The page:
by Guest Contributor Lara White
If you want to see your weddings published in magazines and blogs, the first step is actually submitting. It sounds very simple. If I ask you – when did you last submit a wedding and how frequently do you submit? We may find the answer to why you aren’t being published-because you aren’t submitting regularly.
Follow a Process
Are you following a regular process of submitting your weddings photographs for editorial consideration? Do you have a system in place that streamlines your submission process so it’s a regular part of your marketing mix? If you answered no, read on to find out how to simplify the process of organizing your submissions.
As a part of your regular marketing routine, you should submit weddings to magazines and blogs quite frequently. We generally do this quarterly and we don’t miss a quarter. You can also do this after each wedding, depending on what works best for your schedule. This kind of routine effort pays off and we have featured weddings in blogs and magazines almost every month. In addition to featured weddings, we get lots of additional coverage by having one image featured in a segment on a specific topic, such as cakes, hair ornaments, etc. That’s where things really start to add up fast.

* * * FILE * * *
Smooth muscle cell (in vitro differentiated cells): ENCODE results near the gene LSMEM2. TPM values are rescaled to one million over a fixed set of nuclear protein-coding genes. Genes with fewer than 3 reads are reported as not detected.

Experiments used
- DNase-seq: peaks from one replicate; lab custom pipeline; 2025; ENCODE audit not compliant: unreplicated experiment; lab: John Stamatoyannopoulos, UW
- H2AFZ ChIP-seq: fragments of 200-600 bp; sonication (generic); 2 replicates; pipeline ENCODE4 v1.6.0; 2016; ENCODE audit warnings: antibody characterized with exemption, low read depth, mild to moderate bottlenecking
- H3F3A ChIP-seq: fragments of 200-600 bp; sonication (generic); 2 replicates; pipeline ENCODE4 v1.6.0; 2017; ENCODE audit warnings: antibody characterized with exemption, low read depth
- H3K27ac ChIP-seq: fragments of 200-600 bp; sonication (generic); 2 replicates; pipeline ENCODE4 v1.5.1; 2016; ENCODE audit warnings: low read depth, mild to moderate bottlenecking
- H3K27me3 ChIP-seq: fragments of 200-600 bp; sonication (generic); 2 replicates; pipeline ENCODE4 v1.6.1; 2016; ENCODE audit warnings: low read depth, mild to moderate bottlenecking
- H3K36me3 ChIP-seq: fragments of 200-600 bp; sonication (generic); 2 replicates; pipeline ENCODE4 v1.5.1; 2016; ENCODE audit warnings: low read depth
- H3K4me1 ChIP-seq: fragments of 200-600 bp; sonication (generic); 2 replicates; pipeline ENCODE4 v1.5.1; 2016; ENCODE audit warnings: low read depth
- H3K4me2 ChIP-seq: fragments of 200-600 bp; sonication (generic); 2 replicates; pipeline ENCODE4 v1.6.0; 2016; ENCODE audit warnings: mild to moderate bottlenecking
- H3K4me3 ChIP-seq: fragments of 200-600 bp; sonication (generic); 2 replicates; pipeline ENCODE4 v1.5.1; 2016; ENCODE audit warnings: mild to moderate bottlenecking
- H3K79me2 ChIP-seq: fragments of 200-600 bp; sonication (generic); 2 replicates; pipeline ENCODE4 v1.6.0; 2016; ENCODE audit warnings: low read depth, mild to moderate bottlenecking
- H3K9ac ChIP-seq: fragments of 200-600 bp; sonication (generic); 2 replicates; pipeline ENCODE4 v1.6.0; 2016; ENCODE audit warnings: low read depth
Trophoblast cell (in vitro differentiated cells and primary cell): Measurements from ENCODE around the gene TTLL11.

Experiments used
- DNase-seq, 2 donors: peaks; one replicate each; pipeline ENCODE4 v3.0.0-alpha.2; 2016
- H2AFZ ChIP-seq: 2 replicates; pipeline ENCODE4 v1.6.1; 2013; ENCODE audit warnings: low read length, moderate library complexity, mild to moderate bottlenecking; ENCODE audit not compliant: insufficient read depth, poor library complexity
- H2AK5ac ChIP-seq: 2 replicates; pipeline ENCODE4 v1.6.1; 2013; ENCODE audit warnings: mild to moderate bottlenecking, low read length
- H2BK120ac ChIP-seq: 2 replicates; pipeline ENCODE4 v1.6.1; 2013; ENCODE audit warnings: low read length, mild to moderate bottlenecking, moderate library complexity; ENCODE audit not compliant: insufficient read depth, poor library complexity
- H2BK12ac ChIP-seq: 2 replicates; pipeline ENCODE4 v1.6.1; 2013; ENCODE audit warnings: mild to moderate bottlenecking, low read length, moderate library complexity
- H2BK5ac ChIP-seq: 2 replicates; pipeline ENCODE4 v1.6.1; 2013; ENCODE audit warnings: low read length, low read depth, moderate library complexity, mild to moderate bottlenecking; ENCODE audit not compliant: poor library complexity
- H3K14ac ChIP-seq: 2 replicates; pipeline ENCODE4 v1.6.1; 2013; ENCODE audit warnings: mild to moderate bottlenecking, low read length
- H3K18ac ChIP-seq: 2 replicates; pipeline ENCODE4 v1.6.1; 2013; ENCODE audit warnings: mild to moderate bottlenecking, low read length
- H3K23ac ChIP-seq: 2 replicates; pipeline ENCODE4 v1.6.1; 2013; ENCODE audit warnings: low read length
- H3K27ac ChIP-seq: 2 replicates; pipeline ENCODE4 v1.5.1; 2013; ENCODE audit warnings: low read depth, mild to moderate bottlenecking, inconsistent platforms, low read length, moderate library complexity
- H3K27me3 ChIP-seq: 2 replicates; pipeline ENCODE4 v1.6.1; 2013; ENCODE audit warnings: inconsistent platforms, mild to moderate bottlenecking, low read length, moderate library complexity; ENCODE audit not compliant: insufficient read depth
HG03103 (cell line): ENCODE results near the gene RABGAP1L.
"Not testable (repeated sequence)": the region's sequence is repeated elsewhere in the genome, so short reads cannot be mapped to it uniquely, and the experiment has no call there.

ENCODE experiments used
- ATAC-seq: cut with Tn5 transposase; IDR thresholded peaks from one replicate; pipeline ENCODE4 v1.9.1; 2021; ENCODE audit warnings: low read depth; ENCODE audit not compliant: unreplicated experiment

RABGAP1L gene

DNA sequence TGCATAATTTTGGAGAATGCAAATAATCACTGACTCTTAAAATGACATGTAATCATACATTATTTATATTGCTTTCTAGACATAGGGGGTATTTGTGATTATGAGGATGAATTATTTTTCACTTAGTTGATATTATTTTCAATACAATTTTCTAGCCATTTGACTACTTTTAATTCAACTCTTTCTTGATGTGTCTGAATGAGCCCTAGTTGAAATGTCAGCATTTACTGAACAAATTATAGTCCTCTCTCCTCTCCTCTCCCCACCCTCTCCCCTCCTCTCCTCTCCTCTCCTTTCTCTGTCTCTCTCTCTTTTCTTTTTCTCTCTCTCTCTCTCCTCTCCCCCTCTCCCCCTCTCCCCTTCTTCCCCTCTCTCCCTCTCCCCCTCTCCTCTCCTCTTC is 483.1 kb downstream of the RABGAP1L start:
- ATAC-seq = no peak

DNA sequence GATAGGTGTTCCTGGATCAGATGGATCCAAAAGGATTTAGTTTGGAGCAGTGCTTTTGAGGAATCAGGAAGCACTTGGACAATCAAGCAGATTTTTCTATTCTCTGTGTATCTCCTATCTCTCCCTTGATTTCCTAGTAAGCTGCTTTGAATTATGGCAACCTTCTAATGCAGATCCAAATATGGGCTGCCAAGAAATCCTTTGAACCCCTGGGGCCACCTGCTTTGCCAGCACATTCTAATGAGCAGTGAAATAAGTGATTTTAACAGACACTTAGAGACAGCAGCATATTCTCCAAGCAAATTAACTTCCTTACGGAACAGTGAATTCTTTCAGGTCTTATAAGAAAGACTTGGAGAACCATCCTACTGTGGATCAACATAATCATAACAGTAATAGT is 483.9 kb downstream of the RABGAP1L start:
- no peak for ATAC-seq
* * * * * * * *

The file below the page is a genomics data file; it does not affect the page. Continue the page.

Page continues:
To start your editorial submissions plan, gather a list of wedding magazines, blogs and local newspapers with annual wedding features. You can find contact information in the mastheads or on the website. You want to set up a spreadsheet to keep track of contact details, submission deadlines and the preferred process.
Developing a Good Contact List
You should include as many magazines, wedding blogs, and newspapers as possible in the list. There is no need to pick your favorites. By submitting to local and lesser-known publications, your chances of success increase due to lower competition. Many local magazines and newspapers feature an annual wedding issue. There are also a number of trade magazines related to the wedding industry. There are blogs for every wedding niche under the sun, so develop a good list.